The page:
Center for Medicine in the Public Interest's mission: Sustainable innovation
Healthcare innovation saves lives, saves money, promotes economic growth, and provides hope for hundreds of millions of people (both patients and care-givers) in the United States and around the world. But innovation isn’t easy.
There are many roadblocks beyond those of discovery and development. The complicated and conflicting dynamics of politics, perspectives on healthcare economics, of friction between payers, providers, manufacturers, and regulators, the battle for better patient education, and the need for a more forceful and factual debate over the value of innovation all create the need for a more balanced and robust debate.
The Center for Medicine in the Public Interest (CMPI) is dedicated to addressing these problems head-on and providing practical opportunities to overcome them. Specifically:
• The importance of understanding and rewarding incremental innovation.
• The price/value debate. Rather than focusing on the short-term costs of healthcare, what are the long-term benefits to both patients and society? We will examine this issue through the lens of the Solvadi debate.
• Value-based insurance design. How a more personalized approach to reimbursement matches up well with advances in personalized medicine.
• The dynamic and distressing link between co-pays and outcomes and how this relationship must be understood and recalibrated.
• The urgent need for transparency in insurance choices within the Affordable Care Act in order to provide the right medicine to the right patient at the right time in a transparent and affordable manner.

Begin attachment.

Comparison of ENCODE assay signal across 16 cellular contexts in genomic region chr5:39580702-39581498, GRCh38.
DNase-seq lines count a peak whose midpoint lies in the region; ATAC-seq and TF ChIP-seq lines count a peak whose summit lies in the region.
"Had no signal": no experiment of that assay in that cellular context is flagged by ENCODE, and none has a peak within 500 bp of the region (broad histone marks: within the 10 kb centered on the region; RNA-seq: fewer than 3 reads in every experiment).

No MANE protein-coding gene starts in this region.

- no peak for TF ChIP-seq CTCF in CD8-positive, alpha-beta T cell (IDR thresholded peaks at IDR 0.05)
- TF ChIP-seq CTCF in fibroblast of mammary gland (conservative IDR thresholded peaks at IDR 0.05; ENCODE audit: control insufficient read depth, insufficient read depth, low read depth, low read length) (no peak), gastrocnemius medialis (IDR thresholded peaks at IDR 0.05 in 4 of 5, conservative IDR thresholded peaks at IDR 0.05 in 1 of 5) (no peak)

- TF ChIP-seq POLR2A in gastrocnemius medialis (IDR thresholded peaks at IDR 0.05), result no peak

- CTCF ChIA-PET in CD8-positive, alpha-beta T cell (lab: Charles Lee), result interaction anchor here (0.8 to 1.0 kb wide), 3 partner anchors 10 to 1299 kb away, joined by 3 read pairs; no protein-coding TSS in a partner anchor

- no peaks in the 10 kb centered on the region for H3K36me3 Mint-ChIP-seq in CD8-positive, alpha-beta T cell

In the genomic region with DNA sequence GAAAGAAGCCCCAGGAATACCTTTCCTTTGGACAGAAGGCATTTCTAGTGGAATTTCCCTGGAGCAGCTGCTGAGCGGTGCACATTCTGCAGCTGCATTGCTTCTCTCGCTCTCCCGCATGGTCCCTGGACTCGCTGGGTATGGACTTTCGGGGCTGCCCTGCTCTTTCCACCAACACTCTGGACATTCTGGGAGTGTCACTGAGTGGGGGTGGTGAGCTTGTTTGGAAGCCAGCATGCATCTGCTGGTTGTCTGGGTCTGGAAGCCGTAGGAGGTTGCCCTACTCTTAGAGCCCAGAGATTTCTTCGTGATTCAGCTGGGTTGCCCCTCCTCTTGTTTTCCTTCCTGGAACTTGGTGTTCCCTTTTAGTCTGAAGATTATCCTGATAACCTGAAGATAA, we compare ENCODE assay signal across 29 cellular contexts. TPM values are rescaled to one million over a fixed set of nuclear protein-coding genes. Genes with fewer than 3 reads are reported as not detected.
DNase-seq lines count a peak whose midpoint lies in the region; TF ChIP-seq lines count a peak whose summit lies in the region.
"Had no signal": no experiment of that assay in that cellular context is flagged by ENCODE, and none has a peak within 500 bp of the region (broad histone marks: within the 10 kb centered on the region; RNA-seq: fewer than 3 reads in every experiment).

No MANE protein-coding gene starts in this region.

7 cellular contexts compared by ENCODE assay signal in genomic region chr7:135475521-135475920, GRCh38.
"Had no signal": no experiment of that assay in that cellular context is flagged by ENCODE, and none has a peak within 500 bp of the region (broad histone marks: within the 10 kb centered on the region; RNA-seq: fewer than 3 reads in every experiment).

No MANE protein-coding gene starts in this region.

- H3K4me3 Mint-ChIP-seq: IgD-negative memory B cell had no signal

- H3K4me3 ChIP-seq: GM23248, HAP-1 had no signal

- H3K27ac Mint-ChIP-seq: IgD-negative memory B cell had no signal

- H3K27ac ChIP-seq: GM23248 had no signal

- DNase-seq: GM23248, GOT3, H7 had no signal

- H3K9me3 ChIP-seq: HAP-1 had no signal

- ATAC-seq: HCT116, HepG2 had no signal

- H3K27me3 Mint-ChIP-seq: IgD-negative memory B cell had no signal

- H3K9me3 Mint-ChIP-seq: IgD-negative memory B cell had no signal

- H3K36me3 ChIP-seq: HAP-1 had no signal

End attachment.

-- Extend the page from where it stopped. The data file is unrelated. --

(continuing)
• How to reach best clinical practice more swiftly through electronic pre-authorization and the increasing empowerment of physicians.
• Addressing the problem of medication compliance through innovative approaches such as apps and more user-friendly patient education.
• How “the story of innovation” can be more clearly and powerfully communicated to various constituencies so that we can narrow the “misperception gap.”
• Rather than playing the “blame game,” how we can advance healthcare innovation by working together to advance the public good.
Shortly before his death, I had the privilege of a private meeting with Nobel laureate Joshua Lederberg. We talked about the state of applied science, the prioritization of development science, biomarkers, and a host of other future-oriented issues. At the end of the meeting he put everything into perspective in a single sentence. He leaned over the table and said, “The real question should be, is innovation feasible?” Let’s hope so. Innovation equals hope.
For more information visit http://www.cmpi.org/
Peter Pitts is president and co-founder of the Center for Medicine in the Public Interest.